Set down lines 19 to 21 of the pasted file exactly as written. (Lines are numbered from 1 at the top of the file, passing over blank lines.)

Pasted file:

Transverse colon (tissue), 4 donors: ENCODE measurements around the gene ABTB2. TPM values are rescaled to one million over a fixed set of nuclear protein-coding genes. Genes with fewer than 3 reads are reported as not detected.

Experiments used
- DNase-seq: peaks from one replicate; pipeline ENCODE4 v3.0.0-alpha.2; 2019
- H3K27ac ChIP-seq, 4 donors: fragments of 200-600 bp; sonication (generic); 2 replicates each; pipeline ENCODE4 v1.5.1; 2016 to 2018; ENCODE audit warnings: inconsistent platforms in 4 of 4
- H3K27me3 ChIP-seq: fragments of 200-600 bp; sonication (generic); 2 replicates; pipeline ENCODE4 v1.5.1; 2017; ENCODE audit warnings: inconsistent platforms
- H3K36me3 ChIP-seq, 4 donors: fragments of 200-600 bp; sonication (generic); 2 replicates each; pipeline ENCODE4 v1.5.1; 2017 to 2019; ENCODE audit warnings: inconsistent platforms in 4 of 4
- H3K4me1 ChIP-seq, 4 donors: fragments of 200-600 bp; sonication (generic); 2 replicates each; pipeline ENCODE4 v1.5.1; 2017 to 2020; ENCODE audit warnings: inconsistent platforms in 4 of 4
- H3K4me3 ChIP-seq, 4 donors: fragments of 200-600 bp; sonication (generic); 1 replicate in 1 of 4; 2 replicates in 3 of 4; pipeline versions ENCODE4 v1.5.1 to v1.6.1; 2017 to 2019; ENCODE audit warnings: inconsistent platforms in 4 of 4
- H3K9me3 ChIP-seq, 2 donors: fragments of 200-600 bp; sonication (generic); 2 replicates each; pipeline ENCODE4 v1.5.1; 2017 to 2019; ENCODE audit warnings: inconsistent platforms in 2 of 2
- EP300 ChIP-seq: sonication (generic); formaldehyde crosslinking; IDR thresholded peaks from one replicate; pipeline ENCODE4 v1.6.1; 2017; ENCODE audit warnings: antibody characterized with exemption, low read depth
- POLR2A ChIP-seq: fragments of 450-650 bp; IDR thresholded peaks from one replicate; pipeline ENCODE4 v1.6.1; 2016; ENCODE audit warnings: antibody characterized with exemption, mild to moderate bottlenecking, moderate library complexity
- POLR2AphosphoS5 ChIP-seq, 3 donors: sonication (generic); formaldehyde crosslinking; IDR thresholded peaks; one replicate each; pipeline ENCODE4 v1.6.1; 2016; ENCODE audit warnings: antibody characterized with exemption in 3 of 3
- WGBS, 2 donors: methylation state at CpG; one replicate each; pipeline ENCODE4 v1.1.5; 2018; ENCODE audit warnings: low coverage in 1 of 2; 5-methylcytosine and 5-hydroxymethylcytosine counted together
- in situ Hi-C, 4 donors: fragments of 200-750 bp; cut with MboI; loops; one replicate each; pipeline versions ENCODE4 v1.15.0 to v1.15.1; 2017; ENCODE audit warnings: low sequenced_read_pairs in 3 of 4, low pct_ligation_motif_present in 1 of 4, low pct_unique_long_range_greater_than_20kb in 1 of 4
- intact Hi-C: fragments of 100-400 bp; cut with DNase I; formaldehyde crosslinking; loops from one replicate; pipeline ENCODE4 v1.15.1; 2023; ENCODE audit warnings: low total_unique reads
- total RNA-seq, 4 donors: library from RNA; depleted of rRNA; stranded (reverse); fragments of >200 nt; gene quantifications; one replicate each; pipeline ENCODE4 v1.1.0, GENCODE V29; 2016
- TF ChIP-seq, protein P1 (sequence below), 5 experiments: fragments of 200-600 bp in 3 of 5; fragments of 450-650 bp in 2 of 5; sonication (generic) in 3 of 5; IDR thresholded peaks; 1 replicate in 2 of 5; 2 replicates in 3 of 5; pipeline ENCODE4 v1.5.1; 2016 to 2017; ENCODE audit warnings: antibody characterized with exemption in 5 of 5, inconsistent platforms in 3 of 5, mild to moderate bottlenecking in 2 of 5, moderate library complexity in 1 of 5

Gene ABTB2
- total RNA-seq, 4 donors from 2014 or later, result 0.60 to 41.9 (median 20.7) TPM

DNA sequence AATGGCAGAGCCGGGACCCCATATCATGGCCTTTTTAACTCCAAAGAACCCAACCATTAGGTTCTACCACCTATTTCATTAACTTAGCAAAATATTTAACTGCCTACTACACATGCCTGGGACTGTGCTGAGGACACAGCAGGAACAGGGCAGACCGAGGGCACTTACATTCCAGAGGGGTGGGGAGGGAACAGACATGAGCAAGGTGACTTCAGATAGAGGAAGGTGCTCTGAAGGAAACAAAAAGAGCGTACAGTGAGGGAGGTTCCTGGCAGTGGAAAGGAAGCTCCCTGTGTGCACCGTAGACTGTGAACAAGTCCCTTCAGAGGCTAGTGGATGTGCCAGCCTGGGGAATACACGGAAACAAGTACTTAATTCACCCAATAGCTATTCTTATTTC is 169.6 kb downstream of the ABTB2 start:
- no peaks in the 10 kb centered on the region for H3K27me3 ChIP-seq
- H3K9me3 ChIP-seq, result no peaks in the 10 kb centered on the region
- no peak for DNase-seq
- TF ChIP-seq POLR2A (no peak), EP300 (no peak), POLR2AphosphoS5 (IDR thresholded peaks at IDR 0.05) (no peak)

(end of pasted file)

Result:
- total RNA-seq, 4 donors from 2014 or later, result 0.60 to 41.9 (median 20.7) TPM

DNA sequence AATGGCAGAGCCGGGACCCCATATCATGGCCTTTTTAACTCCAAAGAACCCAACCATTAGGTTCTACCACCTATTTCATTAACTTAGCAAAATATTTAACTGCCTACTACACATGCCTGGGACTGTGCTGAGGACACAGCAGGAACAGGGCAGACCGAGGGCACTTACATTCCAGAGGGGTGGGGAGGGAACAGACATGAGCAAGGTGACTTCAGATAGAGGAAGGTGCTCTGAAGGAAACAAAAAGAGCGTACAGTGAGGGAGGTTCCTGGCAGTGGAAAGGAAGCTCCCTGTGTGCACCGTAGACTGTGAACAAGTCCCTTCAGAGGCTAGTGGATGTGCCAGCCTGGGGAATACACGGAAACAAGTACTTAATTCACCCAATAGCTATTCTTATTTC is 169.6 kb downstream of the ABTB2 start:
- no peaks in the 10 kb centered on the region for H3K27me3 ChIP-seq